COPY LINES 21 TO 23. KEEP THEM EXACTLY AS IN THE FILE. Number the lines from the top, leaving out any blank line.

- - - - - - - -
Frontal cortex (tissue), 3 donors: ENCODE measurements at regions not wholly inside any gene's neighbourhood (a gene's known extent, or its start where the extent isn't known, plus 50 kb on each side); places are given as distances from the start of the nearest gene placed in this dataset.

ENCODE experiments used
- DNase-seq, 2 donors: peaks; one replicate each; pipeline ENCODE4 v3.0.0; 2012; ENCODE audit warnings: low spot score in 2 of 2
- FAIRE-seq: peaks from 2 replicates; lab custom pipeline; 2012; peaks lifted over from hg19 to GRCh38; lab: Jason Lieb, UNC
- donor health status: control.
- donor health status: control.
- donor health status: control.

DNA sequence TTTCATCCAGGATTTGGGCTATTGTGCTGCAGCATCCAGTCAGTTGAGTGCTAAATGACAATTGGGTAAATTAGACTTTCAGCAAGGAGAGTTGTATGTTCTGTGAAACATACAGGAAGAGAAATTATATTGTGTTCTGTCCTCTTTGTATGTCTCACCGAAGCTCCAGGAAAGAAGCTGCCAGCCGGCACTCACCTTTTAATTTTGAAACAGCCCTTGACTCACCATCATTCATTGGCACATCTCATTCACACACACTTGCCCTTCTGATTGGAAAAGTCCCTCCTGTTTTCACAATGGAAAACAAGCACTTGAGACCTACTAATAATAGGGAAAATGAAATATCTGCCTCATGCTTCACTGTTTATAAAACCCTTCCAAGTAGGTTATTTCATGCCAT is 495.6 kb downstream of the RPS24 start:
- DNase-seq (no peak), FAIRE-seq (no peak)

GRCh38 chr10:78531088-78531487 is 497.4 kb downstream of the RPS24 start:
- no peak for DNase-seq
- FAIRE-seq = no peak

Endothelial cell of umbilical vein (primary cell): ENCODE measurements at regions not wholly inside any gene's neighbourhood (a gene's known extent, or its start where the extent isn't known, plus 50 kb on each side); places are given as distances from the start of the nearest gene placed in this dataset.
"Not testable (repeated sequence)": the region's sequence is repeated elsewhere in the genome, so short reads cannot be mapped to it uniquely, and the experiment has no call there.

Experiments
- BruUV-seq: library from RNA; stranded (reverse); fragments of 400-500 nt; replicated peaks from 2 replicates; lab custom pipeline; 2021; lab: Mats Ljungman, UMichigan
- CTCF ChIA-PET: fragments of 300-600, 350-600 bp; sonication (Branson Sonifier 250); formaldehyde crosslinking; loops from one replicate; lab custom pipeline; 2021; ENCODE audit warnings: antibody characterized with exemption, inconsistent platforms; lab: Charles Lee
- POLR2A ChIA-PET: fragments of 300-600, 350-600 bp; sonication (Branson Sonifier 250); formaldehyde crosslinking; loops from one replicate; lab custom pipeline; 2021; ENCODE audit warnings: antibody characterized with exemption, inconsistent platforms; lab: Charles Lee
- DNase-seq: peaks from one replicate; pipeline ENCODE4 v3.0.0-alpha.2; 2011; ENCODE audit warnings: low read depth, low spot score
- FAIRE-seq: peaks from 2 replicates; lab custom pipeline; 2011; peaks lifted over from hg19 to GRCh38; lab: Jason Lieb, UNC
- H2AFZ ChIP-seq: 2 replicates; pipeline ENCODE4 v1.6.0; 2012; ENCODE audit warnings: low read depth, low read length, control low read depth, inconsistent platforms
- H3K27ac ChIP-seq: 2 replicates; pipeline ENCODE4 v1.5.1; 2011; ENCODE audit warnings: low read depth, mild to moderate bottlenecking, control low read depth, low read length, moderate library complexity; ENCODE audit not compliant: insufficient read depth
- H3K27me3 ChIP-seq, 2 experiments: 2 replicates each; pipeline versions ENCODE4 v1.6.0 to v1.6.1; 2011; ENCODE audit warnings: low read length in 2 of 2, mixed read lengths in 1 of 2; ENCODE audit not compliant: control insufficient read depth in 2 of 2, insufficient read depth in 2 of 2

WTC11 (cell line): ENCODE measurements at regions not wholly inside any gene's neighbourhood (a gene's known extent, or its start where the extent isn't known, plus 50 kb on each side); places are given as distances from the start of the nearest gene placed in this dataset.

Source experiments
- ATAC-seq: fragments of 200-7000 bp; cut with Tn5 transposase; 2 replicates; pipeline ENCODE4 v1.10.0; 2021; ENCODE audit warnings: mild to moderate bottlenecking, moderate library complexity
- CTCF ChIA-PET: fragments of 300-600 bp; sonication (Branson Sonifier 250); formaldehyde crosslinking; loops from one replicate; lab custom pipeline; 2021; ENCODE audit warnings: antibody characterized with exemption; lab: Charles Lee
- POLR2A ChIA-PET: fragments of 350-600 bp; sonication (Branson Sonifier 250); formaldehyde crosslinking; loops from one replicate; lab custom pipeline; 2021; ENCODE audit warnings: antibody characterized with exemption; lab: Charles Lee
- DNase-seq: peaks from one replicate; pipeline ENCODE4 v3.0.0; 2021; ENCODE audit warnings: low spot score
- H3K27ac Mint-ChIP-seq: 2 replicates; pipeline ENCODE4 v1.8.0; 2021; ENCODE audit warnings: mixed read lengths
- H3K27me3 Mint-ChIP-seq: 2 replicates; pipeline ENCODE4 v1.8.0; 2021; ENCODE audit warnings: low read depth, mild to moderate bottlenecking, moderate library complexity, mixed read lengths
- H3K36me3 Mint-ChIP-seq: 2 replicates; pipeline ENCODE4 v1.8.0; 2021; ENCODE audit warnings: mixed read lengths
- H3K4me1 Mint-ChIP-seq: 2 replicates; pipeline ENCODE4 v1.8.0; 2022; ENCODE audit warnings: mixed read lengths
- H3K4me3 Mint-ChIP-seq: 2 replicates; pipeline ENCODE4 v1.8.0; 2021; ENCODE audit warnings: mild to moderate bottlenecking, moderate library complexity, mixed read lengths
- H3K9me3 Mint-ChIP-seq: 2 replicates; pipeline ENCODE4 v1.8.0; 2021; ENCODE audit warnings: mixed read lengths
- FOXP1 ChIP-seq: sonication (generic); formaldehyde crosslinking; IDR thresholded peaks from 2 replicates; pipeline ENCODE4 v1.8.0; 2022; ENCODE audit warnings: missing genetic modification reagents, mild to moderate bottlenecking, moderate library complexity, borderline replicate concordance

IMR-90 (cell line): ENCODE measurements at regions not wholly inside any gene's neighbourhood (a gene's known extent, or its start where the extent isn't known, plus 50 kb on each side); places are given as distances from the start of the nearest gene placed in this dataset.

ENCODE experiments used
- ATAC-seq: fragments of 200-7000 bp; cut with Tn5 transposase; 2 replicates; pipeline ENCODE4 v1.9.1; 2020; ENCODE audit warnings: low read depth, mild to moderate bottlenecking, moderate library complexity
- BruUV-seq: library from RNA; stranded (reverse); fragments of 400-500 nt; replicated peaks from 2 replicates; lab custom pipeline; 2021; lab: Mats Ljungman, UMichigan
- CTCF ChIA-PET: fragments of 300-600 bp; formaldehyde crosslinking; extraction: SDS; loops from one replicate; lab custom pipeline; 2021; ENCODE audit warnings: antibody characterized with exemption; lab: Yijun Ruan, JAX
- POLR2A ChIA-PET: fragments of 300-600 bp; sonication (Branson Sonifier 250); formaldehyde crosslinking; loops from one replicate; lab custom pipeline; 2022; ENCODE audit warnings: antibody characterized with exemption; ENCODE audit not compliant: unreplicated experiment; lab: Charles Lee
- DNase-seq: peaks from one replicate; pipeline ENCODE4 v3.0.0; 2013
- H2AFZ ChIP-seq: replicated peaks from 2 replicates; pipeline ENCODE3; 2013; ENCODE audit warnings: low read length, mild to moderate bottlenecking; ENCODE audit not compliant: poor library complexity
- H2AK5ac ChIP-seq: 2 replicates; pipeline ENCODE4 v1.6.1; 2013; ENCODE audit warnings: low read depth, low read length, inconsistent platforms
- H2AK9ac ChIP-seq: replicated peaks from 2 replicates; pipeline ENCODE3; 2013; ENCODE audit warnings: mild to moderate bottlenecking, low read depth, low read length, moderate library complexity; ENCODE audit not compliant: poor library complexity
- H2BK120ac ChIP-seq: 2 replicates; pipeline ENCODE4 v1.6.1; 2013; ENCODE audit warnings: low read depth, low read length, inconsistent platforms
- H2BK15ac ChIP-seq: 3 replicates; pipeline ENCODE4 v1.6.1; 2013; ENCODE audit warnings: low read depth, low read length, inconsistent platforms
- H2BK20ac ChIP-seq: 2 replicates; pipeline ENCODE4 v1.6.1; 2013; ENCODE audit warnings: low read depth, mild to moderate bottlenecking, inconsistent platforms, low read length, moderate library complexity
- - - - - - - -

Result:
- H2AFZ ChIP-seq: 2 replicates; pipeline ENCODE4 v1.6.0; 2012; ENCODE audit warnings: low read depth, low read length, control low read depth, inconsistent platforms
- H3K27ac ChIP-seq: 2 replicates; pipeline ENCODE4 v1.5.1; 2011; ENCODE audit warnings: low read depth, mild to moderate bottlenecking, control low read depth, low read length, moderate library complexity; ENCODE audit not compliant: insufficient read depth
- H3K27me3 ChIP-seq, 2 experiments: 2 replicates each; pipeline versions ENCODE4 v1.6.0 to v1.6.1; 2011; ENCODE audit warnings: low read length in 2 of 2, mixed read lengths in 1 of 2; ENCODE audit not compliant: control insufficient read depth in 2 of 2, insufficient read depth in 2 of 2